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Mechanical Properties and Structures of Clay-Polyelectrolyte Blend Hydrogels

1
Division of Molecular Science, Graduate School of Science and Technology, Gunma University, 1-5-1 Tenjin-cho, Kiryu, Gunma 376-8515, Japan
2
Gunma University Center for Food Science and Wellness, 4-2 Aramaki, Maebashi, Gunma 371-8510, Japan
*
Author to whom correspondence should be addressed.
Received: 22 July 2018 / Revised: 24 August 2018 / Accepted: 27 August 2018 / Published: 30 August 2018
(This article belongs to the Special Issue Polyelectrolyte Gels)
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Abstract

Our recent studies have shown that the hydrogels prepared by blending clay, a dispersant of clay, and a polyelectrolyte (sodium polyacrylate (PAAS)) possess excellent mechanical properties. In order to clarify the mechanism of the toughness, we have so far investigated the effects of the composition, molecular mass of the polymer, and kinds of polymers on the mechanical properties. This study has focused upon the mechanical properties and structures of the clay/PAAS gels using three kinds of smectite clay minerals such as synthetic hectorite (laponite XLG), saponite (sumecton-SA), montmorillonite (kunipia-F), whose particle size becomes larger according to the sequence. Laponite/PAAS and sumecton/PAAS gels were quite tough for high compression, whereas kunipia-F/PAAS did not gelate. In comparison between sumecton/PAAS gel and laponite/PAAS gel, the mechanical property of the former gel was poorer than that of the latter gel due to the inhomogeneous distribution of clay platelets in the gel. Synchrotron small-angle X-ray scattering experiments revealed that their clay platelets laid down in the stretching direction under elongation. Furthermore, it was found that sumecton/PAAS gel under elongation was arranged with an interparticle distance of ~6.3 nm in the direction perpendicular to the stretching. Such local ordering under elongation may originate in local aggregation of sumecton platelets in the original state without elongation. View Full-Text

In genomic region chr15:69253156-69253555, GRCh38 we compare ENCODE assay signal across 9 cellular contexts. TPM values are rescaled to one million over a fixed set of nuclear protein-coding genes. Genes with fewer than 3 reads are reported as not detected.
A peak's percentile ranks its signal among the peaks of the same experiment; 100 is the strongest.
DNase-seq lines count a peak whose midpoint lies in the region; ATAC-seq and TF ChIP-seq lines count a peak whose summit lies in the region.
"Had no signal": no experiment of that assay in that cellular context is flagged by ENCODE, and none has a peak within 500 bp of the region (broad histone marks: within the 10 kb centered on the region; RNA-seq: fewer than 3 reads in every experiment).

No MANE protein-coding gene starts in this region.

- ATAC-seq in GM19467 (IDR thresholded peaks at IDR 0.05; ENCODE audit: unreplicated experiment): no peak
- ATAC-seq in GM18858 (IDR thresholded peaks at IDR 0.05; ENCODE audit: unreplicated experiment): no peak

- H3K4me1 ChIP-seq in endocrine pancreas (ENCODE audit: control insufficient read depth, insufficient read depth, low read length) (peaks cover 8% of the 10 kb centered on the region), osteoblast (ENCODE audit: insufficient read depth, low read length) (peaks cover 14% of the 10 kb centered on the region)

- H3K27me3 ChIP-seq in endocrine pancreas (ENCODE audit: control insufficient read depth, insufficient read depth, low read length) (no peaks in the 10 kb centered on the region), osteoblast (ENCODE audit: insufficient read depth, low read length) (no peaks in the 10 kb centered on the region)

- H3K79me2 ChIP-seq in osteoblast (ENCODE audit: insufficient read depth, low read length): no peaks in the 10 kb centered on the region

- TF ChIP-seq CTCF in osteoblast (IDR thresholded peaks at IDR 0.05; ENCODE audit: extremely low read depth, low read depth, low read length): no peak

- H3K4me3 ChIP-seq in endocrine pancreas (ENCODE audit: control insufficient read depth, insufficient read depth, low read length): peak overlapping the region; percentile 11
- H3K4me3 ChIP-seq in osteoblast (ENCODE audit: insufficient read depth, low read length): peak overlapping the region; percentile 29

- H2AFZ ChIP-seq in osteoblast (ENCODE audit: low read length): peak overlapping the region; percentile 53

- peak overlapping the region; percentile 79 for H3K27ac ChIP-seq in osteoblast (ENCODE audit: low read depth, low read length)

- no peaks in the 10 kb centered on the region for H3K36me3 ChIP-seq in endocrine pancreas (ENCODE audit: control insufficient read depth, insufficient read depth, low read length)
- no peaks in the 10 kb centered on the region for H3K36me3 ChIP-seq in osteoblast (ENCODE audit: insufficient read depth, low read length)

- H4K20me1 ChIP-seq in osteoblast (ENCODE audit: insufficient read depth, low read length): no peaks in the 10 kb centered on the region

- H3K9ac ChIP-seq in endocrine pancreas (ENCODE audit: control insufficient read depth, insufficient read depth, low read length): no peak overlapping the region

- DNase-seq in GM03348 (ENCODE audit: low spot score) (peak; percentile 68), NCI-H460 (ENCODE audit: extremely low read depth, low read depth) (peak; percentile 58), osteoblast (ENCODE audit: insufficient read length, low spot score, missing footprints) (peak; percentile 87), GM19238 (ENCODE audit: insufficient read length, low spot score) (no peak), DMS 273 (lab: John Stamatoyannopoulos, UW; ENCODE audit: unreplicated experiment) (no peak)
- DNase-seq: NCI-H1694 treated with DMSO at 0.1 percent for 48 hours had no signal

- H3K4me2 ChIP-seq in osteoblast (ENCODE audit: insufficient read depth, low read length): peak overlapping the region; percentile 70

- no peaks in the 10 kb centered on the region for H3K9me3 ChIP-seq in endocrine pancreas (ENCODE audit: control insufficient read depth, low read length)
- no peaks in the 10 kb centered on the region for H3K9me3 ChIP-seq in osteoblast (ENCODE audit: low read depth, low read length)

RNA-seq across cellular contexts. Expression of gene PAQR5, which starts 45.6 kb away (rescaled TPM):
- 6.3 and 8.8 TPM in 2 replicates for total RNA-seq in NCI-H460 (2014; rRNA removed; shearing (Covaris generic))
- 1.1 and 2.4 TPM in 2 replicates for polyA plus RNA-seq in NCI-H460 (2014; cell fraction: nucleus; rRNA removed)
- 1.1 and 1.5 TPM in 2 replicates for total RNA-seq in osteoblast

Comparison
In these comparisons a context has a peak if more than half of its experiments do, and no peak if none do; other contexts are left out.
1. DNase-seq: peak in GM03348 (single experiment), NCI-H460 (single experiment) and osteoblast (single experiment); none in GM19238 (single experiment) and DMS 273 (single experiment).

Keywords: clay; blend hydrogels; toughness; polyelectrolyte; synchrotron small-angle X-ray scattering clay; blend hydrogels; toughness; polyelectrolyte; synchrotron small-angle X-ray scattering
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This is an open access article distributed under the Creative Commons Attribution License which permits unrestricted use, distribution, and reproduction in any medium, provided the original work is properly cited. (CC BY 4.0).
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Takeno, H.; Nagai, S. Mechanical Properties and Structures of Clay-Polyelectrolyte Blend Hydrogels. Gels 2018, 4, 71.

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